Have you ever noticed that no one looks up while crossing the street anymore? Most people are too busy responding to text messages or scrolling through social media to pay attention to their surroundings.
Truth be told, I’m guilty of this myself. But nevertheless, it defies all logic. Why do we risk our safety to check if someone liked our latest Facebook update? Can’t it wait for later, say, maybe when you’re not near oncoming traffic?
It’s a fact of modern-day life: we can’t live without our devices. In fact, a recent Gallup poll revealed that the average adults checks their smartphone hourly, if not every few minutes. Americans’ attachment to their phones is so strong that 63 percent of people actually sleep with their phone right next to them.
Changing your digital habits starts with understanding how technology changes your brain and behavior.
It’s no secret that technology has the ability to hook us with endless opportunities to play, learn and connect. But why do we go too far? Why do we spend hours starring at our phones, browsing social media or answering emails?
It comes down to understanding operant conditioning, which describes how our behavior is shaped by consequences. What we do depends on the rewards or punishments associated with an action. Put simply, if something feels good or benefits us, we do more of it.
One of the most surprising findings of operant conditioning is that if you want to train an animal to do something, rewarding them consistently is not the best way to do it. What’s more effective is to give the animal a reward sometimes, and at random intervals — what’s known as intermittent reinforcement.
Intermittent reinforcement is at the root of technology obsession. It’s the behavioral undercurrent that keeps you compulsively checking your device.
For example, when you refresh your inbox, sometimes (but not every time) you have a new message. You never know for sure when a new message will come in (the reward), so the habit of checking all the time is reinforced. Same goes for getting new notifications or updates on social media.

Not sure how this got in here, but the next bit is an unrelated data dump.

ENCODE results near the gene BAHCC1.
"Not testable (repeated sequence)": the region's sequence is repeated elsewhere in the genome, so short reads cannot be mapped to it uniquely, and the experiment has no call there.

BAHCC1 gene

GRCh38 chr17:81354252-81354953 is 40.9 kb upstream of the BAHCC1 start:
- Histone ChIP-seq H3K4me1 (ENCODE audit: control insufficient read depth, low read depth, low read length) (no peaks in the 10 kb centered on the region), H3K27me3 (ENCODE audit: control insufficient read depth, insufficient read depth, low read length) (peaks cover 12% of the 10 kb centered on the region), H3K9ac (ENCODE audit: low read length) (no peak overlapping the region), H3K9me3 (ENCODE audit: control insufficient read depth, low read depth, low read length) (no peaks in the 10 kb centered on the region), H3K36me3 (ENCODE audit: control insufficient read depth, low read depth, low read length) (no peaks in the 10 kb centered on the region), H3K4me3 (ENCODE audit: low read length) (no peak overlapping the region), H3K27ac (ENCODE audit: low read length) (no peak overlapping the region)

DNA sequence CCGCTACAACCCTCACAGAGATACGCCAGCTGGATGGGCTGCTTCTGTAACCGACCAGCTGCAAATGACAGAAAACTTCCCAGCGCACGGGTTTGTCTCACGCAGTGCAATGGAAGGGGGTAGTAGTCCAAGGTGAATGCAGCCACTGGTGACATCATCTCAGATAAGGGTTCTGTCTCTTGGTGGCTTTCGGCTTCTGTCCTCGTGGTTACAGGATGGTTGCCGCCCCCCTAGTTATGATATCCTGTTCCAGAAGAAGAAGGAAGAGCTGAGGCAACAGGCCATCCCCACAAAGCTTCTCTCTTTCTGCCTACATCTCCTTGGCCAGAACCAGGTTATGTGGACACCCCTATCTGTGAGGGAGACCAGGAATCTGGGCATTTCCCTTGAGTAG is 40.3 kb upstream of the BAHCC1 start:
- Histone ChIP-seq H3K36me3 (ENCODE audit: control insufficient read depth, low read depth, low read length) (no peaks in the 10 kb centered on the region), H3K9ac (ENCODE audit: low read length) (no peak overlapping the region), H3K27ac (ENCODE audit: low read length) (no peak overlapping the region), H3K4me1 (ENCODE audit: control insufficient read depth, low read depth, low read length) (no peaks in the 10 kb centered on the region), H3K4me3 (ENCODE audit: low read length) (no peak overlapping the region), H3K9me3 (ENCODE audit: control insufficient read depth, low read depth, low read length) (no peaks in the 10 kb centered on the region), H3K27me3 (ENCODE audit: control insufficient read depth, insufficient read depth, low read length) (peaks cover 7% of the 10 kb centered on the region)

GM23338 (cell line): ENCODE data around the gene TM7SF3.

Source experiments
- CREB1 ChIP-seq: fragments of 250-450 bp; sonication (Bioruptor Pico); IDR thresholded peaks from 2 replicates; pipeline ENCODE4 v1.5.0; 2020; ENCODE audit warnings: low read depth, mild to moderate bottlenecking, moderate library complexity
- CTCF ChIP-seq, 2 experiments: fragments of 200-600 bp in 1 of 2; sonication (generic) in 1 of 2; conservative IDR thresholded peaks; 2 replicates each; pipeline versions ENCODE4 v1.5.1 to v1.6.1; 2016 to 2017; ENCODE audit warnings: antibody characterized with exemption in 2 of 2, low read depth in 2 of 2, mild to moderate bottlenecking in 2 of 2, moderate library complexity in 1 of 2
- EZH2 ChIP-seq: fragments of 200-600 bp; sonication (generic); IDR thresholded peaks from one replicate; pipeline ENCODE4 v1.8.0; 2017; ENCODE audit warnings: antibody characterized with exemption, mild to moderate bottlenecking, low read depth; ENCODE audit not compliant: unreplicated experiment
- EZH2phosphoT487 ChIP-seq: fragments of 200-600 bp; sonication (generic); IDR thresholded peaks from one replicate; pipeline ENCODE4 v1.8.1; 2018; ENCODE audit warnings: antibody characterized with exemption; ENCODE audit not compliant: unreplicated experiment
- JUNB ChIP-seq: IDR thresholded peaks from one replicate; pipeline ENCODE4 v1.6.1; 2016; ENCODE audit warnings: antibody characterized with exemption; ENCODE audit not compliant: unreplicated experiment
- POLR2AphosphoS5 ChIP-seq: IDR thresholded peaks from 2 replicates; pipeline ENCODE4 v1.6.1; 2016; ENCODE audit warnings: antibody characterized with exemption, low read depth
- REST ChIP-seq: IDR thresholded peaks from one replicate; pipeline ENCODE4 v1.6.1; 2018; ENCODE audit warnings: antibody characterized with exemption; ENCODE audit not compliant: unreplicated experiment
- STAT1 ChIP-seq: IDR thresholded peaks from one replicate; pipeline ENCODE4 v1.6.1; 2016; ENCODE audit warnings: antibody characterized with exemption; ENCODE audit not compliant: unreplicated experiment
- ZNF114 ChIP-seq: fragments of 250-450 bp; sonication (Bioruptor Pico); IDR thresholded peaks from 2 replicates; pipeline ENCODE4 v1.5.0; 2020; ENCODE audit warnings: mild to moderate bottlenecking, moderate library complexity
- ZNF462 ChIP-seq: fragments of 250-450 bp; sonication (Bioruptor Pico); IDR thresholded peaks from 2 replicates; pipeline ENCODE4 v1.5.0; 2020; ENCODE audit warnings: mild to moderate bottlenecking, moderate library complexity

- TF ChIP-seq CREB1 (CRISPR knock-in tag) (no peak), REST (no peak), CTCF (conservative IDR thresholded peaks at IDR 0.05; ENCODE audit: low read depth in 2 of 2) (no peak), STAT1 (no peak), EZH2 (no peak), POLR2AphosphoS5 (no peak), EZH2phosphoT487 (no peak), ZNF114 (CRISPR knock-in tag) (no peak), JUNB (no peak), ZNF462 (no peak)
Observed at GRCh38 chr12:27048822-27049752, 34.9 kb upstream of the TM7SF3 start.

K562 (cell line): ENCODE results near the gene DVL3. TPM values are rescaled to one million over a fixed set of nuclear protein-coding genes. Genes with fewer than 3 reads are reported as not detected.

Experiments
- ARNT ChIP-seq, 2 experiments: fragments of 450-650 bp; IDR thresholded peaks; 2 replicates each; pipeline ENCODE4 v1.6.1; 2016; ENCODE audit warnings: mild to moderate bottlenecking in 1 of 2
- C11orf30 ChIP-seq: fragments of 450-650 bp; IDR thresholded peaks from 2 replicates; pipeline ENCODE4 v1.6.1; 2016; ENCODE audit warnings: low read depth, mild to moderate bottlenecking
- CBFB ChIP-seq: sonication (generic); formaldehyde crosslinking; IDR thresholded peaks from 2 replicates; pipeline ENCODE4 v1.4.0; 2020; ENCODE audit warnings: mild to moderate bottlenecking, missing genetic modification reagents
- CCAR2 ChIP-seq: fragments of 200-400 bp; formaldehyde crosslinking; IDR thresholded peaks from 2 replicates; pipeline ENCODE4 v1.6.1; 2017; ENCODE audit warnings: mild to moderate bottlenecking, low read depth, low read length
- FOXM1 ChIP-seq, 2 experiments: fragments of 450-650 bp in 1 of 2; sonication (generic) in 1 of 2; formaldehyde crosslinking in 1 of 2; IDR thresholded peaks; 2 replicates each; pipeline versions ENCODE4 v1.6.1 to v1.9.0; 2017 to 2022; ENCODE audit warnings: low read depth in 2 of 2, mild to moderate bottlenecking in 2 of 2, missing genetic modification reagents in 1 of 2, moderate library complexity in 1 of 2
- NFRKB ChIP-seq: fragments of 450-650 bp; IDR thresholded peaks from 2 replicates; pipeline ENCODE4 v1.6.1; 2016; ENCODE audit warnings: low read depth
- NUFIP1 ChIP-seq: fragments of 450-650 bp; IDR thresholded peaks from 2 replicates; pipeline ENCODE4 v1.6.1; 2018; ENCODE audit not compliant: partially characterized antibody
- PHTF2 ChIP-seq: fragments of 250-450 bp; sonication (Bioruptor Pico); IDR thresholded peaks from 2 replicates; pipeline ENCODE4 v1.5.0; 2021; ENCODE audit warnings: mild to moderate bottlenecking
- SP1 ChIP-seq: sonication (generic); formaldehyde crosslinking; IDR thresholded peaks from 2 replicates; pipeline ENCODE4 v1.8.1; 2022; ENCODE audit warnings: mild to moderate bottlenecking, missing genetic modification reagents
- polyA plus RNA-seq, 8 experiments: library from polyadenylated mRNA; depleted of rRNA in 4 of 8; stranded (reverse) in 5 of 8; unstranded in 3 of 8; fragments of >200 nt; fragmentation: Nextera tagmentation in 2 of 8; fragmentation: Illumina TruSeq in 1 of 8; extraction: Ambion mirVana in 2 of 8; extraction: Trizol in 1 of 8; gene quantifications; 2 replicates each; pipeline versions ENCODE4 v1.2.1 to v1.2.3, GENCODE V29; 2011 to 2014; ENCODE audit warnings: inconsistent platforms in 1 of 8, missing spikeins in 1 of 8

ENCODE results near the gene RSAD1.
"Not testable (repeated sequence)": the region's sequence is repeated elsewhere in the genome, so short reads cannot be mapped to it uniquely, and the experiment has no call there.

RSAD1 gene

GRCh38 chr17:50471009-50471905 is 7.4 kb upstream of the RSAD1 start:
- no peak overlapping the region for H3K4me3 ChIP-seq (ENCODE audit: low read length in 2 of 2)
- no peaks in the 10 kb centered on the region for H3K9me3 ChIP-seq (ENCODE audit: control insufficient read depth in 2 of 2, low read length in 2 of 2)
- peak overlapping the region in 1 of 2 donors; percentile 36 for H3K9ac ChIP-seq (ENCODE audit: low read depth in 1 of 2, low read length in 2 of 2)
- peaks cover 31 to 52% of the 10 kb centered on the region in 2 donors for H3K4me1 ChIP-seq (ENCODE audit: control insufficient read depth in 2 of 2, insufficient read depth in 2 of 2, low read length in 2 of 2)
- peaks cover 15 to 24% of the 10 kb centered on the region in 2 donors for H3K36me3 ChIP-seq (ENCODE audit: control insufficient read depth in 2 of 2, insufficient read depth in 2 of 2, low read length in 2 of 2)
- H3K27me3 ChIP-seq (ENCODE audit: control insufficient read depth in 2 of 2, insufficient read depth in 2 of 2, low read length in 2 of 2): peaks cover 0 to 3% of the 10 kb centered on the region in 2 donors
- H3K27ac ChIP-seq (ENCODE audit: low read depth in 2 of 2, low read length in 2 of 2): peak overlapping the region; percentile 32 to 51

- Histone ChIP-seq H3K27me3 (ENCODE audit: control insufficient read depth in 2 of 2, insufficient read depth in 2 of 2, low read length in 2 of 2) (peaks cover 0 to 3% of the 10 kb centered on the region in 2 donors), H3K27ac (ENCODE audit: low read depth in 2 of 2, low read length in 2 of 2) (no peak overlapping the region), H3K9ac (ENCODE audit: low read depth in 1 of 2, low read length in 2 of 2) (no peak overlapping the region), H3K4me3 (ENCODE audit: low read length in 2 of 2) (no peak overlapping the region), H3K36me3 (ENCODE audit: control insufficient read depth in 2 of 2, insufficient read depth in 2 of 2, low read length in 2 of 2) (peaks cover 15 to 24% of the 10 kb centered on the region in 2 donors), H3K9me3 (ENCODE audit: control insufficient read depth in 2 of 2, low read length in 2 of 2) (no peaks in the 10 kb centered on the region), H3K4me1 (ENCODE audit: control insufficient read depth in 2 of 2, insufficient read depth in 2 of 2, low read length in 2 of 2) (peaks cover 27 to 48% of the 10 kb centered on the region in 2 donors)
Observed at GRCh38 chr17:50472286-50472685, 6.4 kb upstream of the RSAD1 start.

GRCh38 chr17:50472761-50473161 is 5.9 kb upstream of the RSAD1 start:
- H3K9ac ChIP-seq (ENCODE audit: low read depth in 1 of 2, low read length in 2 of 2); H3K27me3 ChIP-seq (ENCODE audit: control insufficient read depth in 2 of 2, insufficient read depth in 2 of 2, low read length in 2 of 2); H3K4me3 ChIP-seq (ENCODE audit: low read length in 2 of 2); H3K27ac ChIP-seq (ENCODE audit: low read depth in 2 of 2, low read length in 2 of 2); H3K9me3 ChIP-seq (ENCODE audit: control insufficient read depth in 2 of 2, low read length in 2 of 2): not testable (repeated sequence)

Intermittent reinforcement also explains how you end up wasting hours on your phone. Every reward gives you a boost to the pleasure centers of the brain that reinforce the behavior and keep you going further down the rabbit hole.
If you want to spend less time on your phone and more time living your life, here are some tips to try.
Take notice of the mental and emotional states that drive you to compulsively reach for your phone. Are you bored? Procrastinating on starting a hard project? Avoiding an uncomfortable feeling of awkwardness at a tense dinner?
Research shows high-intensity emotions like anger and frustration can lead to distraction, so pay attention to what situations or people trigger you the most.
Armed with this self-awareness consider other ways you respond or deal with the situation besides burying your head in your device. Your goal isn’t to eliminate the emotions, rather brainstorm alternative ways of acting that better serve you.
Ask yourself these three questions:
Asking yourself these questions can help you identify whether your technology habits are leading you to success or holding you back.
Defining new boundaries around technology is the final step in freeing yourself from the cycle of smartphone obsession. For example, you may choose to not check email after 6 pm. However if your job requires you to be on-call, you might instead create a boundary by removing social media apps from your phone so you don’t get distracted.
By creating proactive guidelines that explicitly spell out when, how, and why you will (or will not) engage with your device, you are accepting personal responsibility for bringing your goals and priorities to life, instead of being bossed around by your phone.
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